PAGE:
Beginning with his college years at Tulane University, Andrew Breitbart unfolds his gradual awakening to conservativism, which culminates in an embrace of Rush Limbaugh.
Taking on the challenge to combat the “Democrat Media Complex” he explains what he is fighting for. “I want a center-right nation to fight for its soul, and its soul is represented in the arts; its soul is represented in a world in which media is everything.” He further explains his strategy. “My business model is to aim every one of our exposés straight at the mainstream media and say, ‘Katie Couric, you are being dared not to cover this.’”
A publisher, columnist, and blogger, Andrew Breitbart is the founder of the Breitbart network of investigative news websites including Breitbart.com, Breitbart.tv, Big Government, Big Hollywood, Big Journalism, and Big Peace. Breitbart’s new book is Righteous Indignation: Excuse Me while I Save the World!
Andrew Breitbart is an American publisher, commentator for the Washington Times, author, an occasional guest commentator on various news programs who has served as an editor for the Drudge Report website. He was a researcher for Arianna Huffington, and helped launch her website, The Huffington Post.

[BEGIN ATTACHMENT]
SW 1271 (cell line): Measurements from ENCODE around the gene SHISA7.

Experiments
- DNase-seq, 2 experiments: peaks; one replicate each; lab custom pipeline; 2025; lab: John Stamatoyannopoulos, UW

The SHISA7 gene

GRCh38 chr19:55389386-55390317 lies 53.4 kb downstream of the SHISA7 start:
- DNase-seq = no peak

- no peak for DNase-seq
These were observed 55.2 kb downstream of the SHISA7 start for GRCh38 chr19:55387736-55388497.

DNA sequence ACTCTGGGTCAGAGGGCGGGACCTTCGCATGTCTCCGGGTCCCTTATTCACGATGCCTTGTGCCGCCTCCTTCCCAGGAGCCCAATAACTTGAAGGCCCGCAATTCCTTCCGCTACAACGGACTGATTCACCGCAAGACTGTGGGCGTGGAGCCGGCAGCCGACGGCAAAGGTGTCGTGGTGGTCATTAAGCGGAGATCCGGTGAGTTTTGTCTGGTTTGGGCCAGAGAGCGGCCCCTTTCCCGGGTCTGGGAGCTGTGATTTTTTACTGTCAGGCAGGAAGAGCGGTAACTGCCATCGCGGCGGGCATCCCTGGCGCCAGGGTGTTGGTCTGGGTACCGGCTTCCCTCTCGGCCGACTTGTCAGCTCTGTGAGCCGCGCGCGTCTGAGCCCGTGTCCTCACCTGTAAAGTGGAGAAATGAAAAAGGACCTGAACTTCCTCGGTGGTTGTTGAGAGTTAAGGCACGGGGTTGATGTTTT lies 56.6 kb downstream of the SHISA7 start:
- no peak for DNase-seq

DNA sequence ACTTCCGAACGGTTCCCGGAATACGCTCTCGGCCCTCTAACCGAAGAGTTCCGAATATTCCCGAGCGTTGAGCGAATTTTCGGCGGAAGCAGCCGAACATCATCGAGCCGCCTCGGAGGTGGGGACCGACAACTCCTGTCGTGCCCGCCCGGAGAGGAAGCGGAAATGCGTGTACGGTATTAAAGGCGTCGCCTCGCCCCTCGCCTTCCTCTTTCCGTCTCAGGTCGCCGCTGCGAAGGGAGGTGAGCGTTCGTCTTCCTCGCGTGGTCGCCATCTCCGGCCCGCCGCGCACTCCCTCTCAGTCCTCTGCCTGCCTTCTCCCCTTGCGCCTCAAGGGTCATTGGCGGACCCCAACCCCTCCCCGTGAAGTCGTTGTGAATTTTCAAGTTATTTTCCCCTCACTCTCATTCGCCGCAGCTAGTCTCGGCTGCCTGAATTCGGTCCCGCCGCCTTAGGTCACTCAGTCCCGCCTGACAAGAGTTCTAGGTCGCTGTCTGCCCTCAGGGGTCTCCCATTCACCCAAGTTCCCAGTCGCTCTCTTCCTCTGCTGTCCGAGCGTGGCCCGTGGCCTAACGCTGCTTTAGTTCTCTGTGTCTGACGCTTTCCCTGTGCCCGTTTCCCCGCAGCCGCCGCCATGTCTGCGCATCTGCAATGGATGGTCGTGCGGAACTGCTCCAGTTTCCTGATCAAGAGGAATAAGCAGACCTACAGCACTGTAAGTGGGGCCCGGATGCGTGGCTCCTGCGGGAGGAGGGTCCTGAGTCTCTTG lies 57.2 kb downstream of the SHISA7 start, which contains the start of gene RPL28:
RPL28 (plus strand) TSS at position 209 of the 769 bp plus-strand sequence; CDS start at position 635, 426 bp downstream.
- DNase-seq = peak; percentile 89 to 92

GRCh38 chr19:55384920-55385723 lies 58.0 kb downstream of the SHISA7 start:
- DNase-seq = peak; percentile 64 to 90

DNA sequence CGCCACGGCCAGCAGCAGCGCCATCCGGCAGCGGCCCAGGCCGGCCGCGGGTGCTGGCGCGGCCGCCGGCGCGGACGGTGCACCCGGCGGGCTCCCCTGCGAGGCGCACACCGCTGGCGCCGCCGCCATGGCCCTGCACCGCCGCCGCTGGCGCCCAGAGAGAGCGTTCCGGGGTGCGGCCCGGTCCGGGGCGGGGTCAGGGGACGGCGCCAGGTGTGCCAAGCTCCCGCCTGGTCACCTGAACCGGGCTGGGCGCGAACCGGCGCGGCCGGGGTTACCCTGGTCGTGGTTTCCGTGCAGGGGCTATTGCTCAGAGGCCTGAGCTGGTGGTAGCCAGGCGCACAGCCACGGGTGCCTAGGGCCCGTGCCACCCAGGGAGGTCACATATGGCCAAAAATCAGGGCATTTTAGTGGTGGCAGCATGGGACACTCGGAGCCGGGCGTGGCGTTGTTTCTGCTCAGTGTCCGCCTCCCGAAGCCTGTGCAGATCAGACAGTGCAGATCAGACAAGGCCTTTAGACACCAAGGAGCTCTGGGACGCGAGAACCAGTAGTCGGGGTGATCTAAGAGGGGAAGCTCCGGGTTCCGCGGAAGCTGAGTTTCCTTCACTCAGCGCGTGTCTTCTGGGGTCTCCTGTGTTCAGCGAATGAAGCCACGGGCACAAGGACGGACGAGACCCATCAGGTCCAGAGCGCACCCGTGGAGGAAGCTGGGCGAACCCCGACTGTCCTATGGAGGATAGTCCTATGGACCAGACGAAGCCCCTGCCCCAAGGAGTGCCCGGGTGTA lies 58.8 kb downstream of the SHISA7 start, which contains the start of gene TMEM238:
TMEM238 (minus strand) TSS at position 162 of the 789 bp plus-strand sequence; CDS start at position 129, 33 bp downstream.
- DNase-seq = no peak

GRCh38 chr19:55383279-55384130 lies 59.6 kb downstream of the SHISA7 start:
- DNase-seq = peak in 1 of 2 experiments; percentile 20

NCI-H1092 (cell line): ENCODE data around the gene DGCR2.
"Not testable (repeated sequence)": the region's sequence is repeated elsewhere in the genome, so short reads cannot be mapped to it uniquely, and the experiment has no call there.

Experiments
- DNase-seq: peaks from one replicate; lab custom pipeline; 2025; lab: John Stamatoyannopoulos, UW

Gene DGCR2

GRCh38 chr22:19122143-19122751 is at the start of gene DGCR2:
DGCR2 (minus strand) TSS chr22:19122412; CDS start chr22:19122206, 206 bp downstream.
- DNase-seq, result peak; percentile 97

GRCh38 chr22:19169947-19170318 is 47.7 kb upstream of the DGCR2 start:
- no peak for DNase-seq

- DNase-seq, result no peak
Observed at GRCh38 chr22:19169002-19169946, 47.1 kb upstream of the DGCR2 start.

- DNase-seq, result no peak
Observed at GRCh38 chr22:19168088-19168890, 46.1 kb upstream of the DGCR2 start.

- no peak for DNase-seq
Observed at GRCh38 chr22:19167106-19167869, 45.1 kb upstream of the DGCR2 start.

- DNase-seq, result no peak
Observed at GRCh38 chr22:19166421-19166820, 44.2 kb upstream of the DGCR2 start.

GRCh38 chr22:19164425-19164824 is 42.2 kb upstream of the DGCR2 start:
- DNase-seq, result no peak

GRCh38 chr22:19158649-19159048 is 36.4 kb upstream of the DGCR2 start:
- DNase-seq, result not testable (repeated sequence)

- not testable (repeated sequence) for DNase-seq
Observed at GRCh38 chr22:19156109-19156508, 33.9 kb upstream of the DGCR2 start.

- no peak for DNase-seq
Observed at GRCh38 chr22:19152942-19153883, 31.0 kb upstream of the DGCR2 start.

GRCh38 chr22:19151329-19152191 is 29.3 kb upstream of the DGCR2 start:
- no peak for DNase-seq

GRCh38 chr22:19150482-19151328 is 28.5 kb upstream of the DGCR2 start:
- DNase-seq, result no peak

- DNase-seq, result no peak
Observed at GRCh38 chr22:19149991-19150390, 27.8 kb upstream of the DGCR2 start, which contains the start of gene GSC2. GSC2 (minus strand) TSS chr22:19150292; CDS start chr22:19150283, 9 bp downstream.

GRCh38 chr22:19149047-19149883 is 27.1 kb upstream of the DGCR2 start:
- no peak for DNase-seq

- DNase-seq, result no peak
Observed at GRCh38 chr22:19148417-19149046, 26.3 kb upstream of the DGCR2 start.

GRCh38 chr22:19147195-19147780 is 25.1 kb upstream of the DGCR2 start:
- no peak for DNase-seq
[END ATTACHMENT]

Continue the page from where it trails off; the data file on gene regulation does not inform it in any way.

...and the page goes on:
He currently runs his own news aggregation site, Breitbart.com, and five other websites: Breitbart.tv, Big Hollywood, Big Government, Big Journalism, and Big Peace.
He is the author of Hollywood, Interrupted: Insanity Chic in Babylon -- The Case Against Celebrity.
Peter M. Robinson is a research fellow at the Hoover Institution, where he writes about business and politics, edits the Hoover Institution's quarterly journal, the Hoover Digest, and hosts Hoover's television program, "Uncommon Knowledge."
Robinson is also the author of three books: How Ronald Reagan Changed My Life; It's My Party: A Republican's Messy Love Affair with the GOP; and the best-selling business book Snapshots from Hell: The Making of an MBA.
Collection, preparation, and distribution of news and related commentary and feature materials through media such as pamphlets, newsletters, newspapers, magazines, radio, film, television, and books. The term was originally applied to the reportage of current events in printed form, specifically newspapers, but in the late 20th century it came to include electronic media as well. It is sometimes used to refer to writing characterized by a direct presentation of facts or description of events without an attempt at interpretation. Colleges and universities confer degrees in journalism and sponsor research in related fields such as media studies and journalism ethics.